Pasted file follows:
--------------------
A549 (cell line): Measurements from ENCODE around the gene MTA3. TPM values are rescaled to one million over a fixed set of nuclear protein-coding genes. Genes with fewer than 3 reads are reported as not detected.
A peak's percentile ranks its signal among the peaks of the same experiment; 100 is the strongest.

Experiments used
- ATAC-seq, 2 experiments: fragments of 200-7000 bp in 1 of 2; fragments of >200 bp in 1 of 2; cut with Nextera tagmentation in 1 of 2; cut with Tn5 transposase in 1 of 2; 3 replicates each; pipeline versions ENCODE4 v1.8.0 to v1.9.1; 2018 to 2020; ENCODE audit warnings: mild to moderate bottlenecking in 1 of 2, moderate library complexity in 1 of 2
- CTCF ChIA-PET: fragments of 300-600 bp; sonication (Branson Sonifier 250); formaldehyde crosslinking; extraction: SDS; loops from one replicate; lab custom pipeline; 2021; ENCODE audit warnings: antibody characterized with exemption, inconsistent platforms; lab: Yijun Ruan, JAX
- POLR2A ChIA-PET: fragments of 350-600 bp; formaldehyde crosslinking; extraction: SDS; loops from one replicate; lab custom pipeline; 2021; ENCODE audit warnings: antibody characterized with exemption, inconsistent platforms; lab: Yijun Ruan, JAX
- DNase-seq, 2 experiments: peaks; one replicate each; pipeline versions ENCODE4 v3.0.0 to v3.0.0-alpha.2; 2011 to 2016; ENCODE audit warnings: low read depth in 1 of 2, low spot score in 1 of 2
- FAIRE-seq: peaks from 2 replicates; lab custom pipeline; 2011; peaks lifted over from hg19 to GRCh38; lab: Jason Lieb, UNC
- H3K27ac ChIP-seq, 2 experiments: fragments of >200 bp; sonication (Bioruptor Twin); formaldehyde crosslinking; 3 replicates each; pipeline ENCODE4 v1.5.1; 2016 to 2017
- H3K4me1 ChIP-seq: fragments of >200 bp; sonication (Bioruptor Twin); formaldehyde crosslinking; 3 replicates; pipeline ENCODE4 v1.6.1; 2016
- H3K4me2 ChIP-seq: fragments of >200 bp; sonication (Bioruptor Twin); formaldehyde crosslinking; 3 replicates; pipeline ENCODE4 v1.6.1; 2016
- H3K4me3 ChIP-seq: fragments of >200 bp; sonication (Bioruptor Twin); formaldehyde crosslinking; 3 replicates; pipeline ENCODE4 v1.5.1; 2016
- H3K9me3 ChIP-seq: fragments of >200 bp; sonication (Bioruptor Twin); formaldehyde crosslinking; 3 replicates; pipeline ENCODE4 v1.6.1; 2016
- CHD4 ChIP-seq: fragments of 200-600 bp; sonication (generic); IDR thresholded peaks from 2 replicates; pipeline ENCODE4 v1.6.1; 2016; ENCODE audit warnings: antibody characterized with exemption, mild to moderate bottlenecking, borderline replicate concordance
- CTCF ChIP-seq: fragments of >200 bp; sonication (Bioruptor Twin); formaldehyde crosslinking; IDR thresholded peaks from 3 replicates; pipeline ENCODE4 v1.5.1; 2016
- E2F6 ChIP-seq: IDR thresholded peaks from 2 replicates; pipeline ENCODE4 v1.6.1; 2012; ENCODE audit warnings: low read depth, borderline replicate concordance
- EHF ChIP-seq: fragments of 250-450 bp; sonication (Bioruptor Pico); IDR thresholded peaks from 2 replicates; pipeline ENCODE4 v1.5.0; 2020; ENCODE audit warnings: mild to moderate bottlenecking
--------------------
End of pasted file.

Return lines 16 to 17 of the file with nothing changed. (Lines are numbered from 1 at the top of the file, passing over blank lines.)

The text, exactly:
- E2F6 ChIP-seq: IDR thresholded peaks from 2 replicates; pipeline ENCODE4 v1.6.1; 2012; ENCODE audit warnings: low read depth, borderline replicate concordance
- EHF ChIP-seq: fragments of 250-450 bp; sonication (Bioruptor Pico); IDR thresholded peaks from 2 replicates; pipeline ENCODE4 v1.5.0; 2020; ENCODE audit warnings: mild to moderate bottlenecking